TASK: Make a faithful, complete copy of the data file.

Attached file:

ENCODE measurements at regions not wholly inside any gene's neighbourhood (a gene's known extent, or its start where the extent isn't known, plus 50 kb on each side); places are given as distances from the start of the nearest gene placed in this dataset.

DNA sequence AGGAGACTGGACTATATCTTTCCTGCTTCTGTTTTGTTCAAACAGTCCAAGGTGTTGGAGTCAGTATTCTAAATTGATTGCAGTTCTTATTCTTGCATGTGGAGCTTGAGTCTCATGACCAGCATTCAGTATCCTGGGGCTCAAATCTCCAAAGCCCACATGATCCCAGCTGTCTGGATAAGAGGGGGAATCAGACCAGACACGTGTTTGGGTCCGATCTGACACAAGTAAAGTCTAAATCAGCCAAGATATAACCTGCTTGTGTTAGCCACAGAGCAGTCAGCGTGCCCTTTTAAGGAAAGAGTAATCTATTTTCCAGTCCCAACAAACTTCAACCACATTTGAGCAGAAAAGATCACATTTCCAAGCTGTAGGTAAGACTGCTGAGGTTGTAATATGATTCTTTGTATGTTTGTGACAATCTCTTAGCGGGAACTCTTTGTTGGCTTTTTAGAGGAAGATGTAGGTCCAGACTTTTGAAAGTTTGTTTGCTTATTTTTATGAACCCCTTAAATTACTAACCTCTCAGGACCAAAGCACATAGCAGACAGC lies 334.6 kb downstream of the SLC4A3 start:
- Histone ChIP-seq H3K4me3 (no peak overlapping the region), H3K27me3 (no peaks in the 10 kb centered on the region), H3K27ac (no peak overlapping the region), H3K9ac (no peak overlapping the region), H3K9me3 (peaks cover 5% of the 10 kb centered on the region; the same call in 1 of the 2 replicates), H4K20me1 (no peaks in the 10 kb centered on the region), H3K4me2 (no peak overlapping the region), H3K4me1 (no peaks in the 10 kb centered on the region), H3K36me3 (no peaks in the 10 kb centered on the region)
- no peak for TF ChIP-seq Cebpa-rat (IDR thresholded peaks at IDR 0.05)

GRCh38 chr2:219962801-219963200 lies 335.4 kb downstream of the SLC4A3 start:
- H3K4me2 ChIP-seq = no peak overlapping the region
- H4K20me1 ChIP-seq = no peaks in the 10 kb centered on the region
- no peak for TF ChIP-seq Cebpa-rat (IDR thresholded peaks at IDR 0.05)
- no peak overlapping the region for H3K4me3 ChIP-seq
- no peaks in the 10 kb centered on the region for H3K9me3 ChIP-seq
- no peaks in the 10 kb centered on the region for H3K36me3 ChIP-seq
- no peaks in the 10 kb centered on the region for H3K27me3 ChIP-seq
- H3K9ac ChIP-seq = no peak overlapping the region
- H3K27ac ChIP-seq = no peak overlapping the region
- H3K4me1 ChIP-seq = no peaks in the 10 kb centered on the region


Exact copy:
ENCODE measurements at regions not wholly inside any gene's neighbourhood (a gene's known extent, or its start where the extent isn't known, plus 50 kb on each side); places are given as distances from the start of the nearest gene placed in this dataset.

DNA sequence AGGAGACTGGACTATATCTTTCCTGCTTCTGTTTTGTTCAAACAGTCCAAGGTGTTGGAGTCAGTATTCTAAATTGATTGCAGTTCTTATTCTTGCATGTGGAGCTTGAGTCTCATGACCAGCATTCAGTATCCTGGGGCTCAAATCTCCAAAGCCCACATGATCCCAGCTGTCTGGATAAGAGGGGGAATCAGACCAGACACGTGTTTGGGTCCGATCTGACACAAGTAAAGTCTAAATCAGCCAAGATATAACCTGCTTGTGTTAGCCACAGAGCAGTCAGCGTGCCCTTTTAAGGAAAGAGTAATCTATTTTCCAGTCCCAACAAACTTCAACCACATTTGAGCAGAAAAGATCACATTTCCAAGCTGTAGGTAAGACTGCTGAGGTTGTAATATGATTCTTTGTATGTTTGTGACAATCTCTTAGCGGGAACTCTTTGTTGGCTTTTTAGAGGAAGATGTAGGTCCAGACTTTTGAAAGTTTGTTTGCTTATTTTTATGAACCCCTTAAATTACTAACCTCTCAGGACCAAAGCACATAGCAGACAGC lies 334.6 kb downstream of the SLC4A3 start:
- Histone ChIP-seq H3K4me3 (no peak overlapping the region), H3K27me3 (no peaks in the 10 kb centered on the region), H3K27ac (no peak overlapping the region), H3K9ac (no peak overlapping the region), H3K9me3 (peaks cover 5% of the 10 kb centered on the region; the same call in 1 of the 2 replicates), H4K20me1 (no peaks in the 10 kb centered on the region), H3K4me2 (no peak overlapping the region), H3K4me1 (no peaks in the 10 kb centered on the region), H3K36me3 (no peaks in the 10 kb centered on the region)
- no peak for TF ChIP-seq Cebpa-rat (IDR thresholded peaks at IDR 0.05)

GRCh38 chr2:219962801-219963200 lies 335.4 kb downstream of the SLC4A3 start:
- H3K4me2 ChIP-seq = no peak overlapping the region
- H4K20me1 ChIP-seq = no peaks in the 10 kb centered on the region
- no peak for TF ChIP-seq Cebpa-rat (IDR thresholded peaks at IDR 0.05)
- no peak overlapping the region for H3K4me3 ChIP-seq
- no peaks in the 10 kb centered on the region for H3K9me3 ChIP-seq
- no peaks in the 10 kb centered on the region for H3K36me3 ChIP-seq
- no peaks in the 10 kb centered on the region for H3K27me3 ChIP-seq
- H3K9ac ChIP-seq = no peak overlapping the region
- H3K27ac ChIP-seq = no peak overlapping the region
- H3K4me1 ChIP-seq = no peaks in the 10 kb centered on the region